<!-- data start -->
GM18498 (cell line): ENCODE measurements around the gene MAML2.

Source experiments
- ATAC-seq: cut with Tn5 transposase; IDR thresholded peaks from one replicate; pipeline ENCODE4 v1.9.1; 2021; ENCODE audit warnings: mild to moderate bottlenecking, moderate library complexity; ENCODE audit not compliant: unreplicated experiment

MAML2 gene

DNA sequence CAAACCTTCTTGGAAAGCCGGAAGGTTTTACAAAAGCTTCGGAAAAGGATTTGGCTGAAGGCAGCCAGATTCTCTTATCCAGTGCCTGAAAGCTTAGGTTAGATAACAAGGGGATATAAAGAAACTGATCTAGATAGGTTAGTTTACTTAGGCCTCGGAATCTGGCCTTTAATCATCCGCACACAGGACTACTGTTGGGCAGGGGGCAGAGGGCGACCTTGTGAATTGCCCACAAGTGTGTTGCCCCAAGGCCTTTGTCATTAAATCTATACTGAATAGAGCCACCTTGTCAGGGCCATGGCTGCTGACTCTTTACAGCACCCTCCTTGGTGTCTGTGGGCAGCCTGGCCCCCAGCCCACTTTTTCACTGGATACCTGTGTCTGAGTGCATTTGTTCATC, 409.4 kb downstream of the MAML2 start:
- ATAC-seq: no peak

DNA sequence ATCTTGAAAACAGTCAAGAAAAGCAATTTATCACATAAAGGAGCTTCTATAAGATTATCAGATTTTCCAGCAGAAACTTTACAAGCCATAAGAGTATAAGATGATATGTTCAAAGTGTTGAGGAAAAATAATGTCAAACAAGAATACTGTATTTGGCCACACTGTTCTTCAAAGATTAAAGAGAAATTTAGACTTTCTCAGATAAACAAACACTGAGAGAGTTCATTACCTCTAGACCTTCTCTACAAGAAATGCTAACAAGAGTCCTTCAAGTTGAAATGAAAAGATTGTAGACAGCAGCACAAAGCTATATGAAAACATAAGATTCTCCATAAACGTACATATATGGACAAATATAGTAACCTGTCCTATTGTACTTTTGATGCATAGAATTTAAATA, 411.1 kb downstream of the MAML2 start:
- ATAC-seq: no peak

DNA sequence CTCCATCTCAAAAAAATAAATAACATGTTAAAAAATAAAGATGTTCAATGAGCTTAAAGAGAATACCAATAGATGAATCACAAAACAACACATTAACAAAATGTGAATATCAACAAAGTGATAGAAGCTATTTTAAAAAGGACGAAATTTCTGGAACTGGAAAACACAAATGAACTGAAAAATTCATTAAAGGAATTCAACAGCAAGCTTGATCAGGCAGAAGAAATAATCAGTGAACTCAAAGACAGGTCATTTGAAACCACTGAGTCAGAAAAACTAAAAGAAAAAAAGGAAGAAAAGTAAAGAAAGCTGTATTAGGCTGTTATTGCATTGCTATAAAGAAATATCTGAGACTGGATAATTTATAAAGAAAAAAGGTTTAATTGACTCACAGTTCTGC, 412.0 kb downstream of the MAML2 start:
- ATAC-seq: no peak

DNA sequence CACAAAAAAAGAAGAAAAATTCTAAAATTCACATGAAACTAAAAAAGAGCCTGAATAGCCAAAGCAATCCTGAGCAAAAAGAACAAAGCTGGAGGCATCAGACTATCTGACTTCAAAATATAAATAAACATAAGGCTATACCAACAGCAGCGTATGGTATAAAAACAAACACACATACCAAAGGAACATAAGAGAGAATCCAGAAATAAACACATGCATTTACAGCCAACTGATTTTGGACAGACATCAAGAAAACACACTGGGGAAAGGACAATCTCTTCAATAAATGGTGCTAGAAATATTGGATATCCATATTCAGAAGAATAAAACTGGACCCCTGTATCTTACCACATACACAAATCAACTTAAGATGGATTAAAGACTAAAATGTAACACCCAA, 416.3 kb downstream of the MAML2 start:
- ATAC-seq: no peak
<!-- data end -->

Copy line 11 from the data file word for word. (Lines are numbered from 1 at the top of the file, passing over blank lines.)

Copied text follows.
DNA sequence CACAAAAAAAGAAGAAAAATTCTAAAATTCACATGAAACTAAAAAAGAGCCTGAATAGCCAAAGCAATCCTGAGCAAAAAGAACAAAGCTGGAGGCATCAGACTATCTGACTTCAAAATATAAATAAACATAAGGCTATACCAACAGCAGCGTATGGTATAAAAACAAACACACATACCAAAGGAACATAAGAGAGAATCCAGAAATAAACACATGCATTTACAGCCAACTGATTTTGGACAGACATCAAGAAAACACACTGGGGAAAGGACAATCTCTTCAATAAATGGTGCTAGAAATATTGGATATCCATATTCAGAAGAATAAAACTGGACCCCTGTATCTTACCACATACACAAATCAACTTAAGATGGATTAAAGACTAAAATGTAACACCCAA, 416.3 kb downstream of the MAML2 start: